or bal·drick



a belt, sometimes richly ornamented, worn diagonally from shoulder to hip, supporting a sword, horn, etc.

Origin of baldric

1250–1300; Middle English bauderik, bawdryk, baudry < Anglo-French baudré, baldré, Old French baldrei, baudré, perhaps < Frankish *baltirad sword belt, equivalent to Latin balte(us) belt + Germanic *-rad provision, equipment (compare Old High German rat); source of final -ik uncertain
Related formsbal·dricked, adjective Unabridged Based on the Random House Unabridged Dictionary, © Random House, Inc. 2019

Examples from the Web for baldric

Historical Examples of baldric

  • He set the example by putting one on like a baldric, Mark doing the same with the other.

    The Black Tor

    George Manville Fenn

  • Their cartridge-pouch and their bayonet are slung to their right side by a baldric.

    The Human Race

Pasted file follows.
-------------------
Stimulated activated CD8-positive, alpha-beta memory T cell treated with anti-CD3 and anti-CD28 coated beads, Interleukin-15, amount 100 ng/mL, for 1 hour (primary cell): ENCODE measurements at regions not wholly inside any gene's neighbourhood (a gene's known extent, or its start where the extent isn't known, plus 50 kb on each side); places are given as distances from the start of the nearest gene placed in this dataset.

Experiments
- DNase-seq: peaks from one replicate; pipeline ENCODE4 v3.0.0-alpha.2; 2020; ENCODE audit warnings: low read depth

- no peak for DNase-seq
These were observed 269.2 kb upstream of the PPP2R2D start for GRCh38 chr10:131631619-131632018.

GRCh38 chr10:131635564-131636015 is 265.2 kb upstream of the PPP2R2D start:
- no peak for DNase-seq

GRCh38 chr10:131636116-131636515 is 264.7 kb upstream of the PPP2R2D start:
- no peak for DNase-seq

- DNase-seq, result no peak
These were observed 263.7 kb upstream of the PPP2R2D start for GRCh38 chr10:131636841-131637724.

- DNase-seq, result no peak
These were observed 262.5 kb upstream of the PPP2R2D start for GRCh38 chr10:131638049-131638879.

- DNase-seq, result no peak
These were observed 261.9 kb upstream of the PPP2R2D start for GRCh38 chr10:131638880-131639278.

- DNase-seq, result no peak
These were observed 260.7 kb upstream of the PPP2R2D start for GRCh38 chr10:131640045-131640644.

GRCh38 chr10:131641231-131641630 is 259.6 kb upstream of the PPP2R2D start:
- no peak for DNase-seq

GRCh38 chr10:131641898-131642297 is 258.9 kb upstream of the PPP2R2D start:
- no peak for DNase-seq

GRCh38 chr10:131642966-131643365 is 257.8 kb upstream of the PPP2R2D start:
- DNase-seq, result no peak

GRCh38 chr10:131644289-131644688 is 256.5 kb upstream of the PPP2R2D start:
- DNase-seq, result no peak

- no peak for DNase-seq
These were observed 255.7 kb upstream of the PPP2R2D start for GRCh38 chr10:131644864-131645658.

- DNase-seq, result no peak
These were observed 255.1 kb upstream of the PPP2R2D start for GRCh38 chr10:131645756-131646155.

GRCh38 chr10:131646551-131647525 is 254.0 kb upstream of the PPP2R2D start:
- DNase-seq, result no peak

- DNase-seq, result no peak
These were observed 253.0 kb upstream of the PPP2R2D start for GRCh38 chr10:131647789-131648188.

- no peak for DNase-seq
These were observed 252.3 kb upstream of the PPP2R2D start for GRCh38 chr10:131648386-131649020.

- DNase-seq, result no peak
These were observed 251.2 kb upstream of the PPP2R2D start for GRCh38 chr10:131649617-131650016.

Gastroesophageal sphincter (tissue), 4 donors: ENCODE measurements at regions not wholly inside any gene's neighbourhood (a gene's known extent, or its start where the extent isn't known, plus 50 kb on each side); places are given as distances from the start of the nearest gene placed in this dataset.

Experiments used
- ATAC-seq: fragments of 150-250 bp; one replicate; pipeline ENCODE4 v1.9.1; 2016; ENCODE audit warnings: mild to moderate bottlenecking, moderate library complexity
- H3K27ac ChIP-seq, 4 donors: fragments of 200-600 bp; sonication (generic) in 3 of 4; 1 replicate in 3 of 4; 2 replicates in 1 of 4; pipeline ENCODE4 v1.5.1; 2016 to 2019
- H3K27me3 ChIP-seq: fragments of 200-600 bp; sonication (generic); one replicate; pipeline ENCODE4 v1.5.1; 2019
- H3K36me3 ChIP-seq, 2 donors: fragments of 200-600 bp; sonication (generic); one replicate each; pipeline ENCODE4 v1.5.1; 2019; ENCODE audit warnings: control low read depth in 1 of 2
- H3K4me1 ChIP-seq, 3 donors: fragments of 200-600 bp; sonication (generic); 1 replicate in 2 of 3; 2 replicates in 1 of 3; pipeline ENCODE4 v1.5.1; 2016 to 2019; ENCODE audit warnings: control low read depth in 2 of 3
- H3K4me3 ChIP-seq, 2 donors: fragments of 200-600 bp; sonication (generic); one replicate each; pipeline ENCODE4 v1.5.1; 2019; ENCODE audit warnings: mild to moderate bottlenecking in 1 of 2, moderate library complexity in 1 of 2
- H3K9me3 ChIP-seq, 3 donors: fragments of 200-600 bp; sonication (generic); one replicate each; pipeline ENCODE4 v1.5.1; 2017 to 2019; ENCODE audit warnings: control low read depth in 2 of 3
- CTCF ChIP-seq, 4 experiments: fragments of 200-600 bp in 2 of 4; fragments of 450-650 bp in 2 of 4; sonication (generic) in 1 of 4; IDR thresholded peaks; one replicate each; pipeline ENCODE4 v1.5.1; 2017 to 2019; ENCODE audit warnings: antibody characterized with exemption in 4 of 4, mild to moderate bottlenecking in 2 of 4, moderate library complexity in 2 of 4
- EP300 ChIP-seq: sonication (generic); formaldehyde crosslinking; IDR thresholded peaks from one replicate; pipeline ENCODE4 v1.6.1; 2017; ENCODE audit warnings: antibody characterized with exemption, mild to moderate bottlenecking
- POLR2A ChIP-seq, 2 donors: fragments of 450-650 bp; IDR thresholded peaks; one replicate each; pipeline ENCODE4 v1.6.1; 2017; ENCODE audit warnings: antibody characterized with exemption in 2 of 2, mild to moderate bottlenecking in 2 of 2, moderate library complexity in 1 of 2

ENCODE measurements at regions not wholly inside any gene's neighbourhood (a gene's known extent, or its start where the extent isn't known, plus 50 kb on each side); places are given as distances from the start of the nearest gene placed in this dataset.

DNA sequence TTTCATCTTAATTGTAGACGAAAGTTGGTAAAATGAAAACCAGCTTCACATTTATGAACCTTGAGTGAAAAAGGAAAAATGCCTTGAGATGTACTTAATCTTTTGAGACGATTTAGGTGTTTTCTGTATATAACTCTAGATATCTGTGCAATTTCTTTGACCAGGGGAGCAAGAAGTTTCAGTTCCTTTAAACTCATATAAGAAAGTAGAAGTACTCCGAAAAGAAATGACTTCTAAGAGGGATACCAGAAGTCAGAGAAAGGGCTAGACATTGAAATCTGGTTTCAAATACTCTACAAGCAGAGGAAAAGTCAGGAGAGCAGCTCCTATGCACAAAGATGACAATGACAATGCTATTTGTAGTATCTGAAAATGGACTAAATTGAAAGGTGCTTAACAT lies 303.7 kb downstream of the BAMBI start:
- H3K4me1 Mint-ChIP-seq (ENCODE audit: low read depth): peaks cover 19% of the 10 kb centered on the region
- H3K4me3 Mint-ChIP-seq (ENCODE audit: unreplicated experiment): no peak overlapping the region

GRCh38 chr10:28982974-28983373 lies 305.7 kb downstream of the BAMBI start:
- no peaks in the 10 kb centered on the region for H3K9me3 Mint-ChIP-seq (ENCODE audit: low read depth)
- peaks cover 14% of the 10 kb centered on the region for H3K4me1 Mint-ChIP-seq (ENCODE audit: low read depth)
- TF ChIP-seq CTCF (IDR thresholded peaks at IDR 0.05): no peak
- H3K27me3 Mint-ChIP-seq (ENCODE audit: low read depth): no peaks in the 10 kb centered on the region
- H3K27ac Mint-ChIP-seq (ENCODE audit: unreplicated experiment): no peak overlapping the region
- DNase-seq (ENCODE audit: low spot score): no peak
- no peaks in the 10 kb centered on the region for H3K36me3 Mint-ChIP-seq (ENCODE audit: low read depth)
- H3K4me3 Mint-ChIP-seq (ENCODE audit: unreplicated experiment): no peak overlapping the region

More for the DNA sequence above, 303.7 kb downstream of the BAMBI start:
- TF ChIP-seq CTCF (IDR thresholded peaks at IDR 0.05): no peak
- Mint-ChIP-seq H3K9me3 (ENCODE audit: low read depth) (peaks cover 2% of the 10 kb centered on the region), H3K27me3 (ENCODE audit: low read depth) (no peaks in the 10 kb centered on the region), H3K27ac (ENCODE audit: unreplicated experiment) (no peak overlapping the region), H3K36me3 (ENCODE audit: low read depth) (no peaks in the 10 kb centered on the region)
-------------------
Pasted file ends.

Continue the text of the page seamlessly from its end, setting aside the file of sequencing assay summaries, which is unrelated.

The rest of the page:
Louis Figuier

  • We heard him getting into his boots again and buckling on his baldric.

    Helmet of Navarre

    Bertha Runkle

  • The Chevalier squared his shoulders and shifted his baldric.

    The Grey Cloak

    Harold MacGrath

  • It hung from its own baldric with an axe and a round shield.

    A Sea Queen's Sailing

    Charles Whistler

British Dictionary definitions for baldric



a wide silk sash or leather belt worn over the right shoulder to the left hip for carrying a sword, etc

Word Origin for baldric

C13: from Old French baudrei, of Frankish origin
Collins English Dictionary - Complete & Unabridged 2012 Digital Edition © William Collins Sons & Co. Ltd. 1979, 1986 © HarperCollins Publishers 1998, 2000, 2003, 2005, 2006, 2007, 2009, 2012

Word Origin and History for baldric

c.1300, "belt worn over the shoulder," from Old French baldre (Modern French baudrier "shoulder-belt"), which probably is from Latin balteus "belt," said by Varro to be of Etruscan origin. The English word perhaps influenced by Middle High German balderich (which itself is from the Old French).

Online Etymology Dictionary, © 2010 Douglas Harper